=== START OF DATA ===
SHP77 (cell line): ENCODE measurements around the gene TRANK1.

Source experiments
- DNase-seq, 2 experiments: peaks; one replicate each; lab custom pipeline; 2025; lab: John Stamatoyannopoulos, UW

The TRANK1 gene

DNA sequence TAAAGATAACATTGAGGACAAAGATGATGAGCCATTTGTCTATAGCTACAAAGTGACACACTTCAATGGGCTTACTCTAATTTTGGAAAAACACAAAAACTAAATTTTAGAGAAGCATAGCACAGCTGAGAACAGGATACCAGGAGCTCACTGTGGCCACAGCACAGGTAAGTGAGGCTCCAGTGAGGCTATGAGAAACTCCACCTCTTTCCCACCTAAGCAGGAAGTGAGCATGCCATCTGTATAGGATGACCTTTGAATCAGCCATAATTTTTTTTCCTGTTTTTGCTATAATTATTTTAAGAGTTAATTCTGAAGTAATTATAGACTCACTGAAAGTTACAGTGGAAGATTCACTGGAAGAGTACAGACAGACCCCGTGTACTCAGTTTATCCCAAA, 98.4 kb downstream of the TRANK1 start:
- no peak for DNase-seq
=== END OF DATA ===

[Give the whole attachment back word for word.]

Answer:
SHP77 (cell line): ENCODE measurements around the gene TRANK1.

Source experiments
- DNase-seq, 2 experiments: peaks; one replicate each; lab custom pipeline; 2025; lab: John Stamatoyannopoulos, UW

The TRANK1 gene

DNA sequence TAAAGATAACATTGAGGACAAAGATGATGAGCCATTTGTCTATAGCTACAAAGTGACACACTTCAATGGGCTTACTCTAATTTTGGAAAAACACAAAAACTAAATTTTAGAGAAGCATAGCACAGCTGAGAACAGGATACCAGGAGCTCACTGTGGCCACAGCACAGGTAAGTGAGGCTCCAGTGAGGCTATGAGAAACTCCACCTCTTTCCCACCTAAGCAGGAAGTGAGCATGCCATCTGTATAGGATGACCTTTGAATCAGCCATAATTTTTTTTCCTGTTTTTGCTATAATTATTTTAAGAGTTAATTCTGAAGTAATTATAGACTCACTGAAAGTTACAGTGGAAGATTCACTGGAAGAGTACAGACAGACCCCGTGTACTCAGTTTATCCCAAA, 98.4 kb downstream of the TRANK1 start:
- no peak for DNase-seq